In my opinion, the most important (and alarming) part of the story is where the authority to do this derives from: The USA Patriot Act. How exactly does giving Bush the power to replace inconvenient prosecutors protect us from terror? Oh, wait, it doesn't. It just protects him and his cronies from prosecution. Talk about politicizing terror.
The Bush administration's controversial firing of eight US attorneys sets up a major clash between the White House and the new Congress, as Democrats step up efforts to rein in new presidential powers.
I'm still trying to figure out why Giuliani remains as popular with the GOP as he appears to be. To my reality-based eyes, his life has an awful lot of red flags in it to consider him electable by the red states. And as we all know, reality has a liberal bias. And as Ben Smith at The Politico has discovered, so does Guiliani, at least when it comes to nominating judges. Those pesky facts keep getting in the way of posturing yourself as a real conservative, don't they, Rudy?
When Rudy Giuliani faces Republicans concerned about his support of gay rights and legal abortion, he reassures them that he is a conservative on the decisions that matter most.
"I would want judges who are strict constructionists because I am," he told South Carolina Republicans last month. "Those are the kinds of justices I would appoint -- Scalia, Alito and Roberts."
[..](But a) Politico review of the 75 judges Giuliani appointed to three of New York state's lower courts found that Democrats outnumbered Republicans by more than 8 to 1. One of his appointments was an officer of the International Association of Lesbian and Gay Judges. Another ruled that the state law banning liquor sales on Sundays was unconstitutional because it was insufficiently secular.
A third, an abortion-rights supporter, later made it to the federal bench in part because New York Sen. Charles E. Schumer, a liberal Democrat, said he liked her ideology.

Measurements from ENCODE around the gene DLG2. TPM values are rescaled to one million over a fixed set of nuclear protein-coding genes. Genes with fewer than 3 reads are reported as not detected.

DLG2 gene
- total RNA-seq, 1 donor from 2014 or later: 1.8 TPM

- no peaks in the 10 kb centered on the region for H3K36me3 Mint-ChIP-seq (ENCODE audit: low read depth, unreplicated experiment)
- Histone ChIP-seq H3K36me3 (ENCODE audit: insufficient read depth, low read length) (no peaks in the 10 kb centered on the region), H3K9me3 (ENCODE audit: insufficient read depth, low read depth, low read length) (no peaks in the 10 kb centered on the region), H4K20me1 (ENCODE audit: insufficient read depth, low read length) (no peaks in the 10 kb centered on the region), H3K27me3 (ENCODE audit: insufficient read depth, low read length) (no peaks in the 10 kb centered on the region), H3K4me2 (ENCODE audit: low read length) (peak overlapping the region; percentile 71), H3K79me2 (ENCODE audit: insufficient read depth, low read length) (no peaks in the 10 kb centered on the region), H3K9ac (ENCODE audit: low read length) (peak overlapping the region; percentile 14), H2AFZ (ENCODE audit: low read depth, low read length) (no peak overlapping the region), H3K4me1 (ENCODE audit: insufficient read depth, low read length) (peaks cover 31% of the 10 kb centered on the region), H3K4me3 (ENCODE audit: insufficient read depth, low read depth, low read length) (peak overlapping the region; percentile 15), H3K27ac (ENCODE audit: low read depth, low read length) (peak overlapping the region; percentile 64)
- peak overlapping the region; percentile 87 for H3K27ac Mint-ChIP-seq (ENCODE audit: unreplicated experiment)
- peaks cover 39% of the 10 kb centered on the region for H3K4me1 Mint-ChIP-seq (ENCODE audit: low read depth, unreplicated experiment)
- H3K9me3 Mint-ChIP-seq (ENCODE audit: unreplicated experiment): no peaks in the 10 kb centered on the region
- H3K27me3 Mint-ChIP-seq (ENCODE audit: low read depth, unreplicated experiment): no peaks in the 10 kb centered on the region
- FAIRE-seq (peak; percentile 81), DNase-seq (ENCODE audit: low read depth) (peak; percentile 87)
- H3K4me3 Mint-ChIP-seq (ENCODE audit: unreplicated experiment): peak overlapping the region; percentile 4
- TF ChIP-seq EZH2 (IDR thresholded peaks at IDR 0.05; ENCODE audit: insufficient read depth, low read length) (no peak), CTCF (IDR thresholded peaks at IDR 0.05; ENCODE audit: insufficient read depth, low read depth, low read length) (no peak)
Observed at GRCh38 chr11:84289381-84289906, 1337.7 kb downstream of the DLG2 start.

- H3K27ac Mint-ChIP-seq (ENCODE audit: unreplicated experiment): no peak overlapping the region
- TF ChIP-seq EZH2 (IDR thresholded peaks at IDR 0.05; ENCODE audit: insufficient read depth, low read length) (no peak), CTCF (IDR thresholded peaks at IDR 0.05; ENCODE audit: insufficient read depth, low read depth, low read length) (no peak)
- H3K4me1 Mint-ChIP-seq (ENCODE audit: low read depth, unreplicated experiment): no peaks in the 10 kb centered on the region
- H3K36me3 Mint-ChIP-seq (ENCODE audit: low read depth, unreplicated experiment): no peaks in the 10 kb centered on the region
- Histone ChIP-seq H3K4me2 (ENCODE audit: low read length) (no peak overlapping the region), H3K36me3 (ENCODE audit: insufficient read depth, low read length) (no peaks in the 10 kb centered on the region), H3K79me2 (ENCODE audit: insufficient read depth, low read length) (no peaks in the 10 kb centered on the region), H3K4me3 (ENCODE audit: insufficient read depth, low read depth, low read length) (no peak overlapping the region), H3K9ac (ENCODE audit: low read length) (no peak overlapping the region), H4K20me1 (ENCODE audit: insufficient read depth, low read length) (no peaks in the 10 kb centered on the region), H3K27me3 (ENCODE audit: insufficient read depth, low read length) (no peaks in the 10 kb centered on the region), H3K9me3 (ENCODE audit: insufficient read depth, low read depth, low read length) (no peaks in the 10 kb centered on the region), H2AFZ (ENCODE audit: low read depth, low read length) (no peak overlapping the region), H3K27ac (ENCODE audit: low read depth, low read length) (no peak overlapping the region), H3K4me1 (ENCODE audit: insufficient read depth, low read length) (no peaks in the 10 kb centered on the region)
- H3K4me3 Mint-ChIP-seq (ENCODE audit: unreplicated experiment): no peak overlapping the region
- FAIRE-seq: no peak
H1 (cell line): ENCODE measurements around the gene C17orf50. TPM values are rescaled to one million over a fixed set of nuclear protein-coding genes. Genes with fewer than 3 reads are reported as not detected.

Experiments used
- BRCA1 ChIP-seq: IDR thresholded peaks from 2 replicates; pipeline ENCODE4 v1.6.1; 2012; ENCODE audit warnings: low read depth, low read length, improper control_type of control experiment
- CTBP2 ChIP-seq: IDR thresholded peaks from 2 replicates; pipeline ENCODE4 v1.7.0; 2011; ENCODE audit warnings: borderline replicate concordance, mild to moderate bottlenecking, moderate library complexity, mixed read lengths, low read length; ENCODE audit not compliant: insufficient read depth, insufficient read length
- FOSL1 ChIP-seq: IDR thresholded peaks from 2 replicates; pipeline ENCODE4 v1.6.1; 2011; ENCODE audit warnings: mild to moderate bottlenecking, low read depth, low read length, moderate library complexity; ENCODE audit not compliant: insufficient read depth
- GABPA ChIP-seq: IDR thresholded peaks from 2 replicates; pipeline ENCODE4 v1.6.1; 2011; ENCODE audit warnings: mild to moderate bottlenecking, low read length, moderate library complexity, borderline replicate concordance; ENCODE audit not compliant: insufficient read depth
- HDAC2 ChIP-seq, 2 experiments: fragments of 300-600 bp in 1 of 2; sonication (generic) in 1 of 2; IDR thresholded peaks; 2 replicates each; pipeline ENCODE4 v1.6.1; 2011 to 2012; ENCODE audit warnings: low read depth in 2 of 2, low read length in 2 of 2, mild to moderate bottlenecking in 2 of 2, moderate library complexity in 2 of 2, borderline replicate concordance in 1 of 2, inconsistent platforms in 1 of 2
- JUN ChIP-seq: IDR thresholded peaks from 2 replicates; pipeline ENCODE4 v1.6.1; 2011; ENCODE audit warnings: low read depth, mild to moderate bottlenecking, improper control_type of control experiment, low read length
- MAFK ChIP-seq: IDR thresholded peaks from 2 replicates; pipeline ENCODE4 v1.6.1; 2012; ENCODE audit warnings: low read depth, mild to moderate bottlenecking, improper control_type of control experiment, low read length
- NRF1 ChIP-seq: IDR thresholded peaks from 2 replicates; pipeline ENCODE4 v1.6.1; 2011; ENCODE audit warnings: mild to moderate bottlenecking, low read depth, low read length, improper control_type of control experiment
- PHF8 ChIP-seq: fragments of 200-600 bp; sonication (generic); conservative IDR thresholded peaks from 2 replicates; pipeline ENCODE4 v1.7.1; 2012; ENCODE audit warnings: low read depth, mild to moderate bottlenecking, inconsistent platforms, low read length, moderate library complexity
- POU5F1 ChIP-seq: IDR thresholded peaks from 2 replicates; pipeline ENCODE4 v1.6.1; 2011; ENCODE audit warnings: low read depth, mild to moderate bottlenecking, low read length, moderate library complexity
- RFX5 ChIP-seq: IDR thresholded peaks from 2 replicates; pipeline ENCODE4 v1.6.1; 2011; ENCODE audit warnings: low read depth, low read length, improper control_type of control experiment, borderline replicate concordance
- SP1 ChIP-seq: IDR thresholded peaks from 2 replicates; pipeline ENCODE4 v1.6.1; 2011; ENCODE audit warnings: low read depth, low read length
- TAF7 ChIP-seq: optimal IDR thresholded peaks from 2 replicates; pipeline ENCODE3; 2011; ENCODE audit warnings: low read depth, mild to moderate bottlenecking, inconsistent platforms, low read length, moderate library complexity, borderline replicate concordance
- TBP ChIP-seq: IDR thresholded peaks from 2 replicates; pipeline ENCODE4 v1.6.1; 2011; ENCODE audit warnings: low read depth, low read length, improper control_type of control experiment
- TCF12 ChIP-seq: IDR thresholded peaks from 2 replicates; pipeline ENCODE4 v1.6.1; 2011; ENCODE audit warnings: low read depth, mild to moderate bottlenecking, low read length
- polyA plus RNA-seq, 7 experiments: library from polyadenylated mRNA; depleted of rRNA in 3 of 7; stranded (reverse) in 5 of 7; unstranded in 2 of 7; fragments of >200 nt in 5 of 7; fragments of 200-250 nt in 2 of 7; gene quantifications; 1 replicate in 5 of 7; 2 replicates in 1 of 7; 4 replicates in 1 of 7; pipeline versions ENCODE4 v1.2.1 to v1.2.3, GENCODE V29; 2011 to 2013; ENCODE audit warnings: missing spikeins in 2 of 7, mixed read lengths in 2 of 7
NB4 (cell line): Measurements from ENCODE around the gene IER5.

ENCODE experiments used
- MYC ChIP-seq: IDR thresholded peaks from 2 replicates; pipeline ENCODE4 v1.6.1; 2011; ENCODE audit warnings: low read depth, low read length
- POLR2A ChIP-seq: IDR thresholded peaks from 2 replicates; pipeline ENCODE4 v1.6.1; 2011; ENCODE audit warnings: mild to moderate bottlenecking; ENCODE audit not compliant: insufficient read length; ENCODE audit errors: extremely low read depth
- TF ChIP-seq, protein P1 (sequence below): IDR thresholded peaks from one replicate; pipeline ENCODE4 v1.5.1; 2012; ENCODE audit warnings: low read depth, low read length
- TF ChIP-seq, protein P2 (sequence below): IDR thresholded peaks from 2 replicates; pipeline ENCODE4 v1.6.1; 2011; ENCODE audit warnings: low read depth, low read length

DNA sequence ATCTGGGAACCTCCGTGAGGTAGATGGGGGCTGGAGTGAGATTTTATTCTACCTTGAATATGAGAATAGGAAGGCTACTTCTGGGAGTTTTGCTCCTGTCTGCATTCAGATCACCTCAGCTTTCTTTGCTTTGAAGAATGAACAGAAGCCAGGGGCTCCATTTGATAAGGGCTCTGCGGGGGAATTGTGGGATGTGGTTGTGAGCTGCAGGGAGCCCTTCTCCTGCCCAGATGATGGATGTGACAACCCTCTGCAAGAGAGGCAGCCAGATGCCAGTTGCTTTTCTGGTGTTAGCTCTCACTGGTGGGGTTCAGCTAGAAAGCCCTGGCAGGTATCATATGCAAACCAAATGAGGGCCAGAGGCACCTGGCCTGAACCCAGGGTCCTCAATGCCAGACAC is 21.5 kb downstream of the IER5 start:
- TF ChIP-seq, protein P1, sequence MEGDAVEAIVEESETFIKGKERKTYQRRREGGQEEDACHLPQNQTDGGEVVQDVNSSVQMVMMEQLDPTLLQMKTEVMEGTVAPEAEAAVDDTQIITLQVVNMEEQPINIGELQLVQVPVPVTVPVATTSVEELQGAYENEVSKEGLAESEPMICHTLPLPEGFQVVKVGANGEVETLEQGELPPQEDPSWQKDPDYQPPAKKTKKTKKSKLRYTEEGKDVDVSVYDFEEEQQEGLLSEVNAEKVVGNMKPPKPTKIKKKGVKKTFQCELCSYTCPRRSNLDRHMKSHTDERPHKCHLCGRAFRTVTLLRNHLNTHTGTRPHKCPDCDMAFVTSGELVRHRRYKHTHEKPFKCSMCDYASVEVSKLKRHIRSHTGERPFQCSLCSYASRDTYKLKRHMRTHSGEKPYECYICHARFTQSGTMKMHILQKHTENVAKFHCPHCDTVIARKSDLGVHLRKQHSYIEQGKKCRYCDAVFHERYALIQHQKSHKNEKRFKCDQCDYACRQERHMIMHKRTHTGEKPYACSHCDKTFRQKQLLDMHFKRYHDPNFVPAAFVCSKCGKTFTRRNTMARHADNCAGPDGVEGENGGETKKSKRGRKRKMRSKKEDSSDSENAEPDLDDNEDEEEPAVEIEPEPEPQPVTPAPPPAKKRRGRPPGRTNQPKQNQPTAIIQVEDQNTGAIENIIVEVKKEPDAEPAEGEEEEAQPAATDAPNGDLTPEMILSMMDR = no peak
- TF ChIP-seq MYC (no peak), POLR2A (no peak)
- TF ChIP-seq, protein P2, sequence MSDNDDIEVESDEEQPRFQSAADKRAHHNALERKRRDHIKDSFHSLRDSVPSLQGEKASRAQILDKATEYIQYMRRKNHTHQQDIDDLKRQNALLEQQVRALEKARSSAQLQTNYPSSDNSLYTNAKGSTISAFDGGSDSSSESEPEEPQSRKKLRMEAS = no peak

Cumulatively, Giuilani's record was enough to win applause from people like Kelli Conlin, the head of NARAL Pro-Choice New York, the state's leading abortion-rights group. "They were decent, moderate people," she said.
After all the uproar over Senator Menendez's vote a few months ago for the unconstitutional Military Commissions Act which eliminated habeas corpus and legalized torture, it appears he's had a change of heart. That vote was taken under immense pressure during the campaign, and he's now doing the responsible thing and cleaning up the mess he helped make. According to an announcement from the campaign, Menendez and Senator Chris Dodd will introduce legislation to correct the "flawed Military Commissions Act":
WASHINGTON - TOMORROW, Tuesday, February 12, 2007, U.S. Senators Chris Dodd (D-CT) and Robert Menendez (D-NJ) will hold a press conference to discuss the Effective Terrorists Prosecution Act which will restore habeus corpus rights, ban torture and uphold the Geneva Conventions. The senators, both members of the Foreign Relations Committee, will discuss the need for these protections in the fight against terrorism.
After illegally spying on Americans without the required warrants for several years, the Bush administration is claiming a sudden change of heart.
Attorney General Alberto Gonzales recently announced that the administration's domestic-spying program will stop bypassing judicial oversight. Instead, it will submit domestic surveillance to review by a federal intelligence court, as required by law.
But before anyone celebrates the "good news" of an attorney general saying he will stop breaking the law, Congress must confront the administration's record of illegal spying and ensure that surveillance is truly back within the rule of law.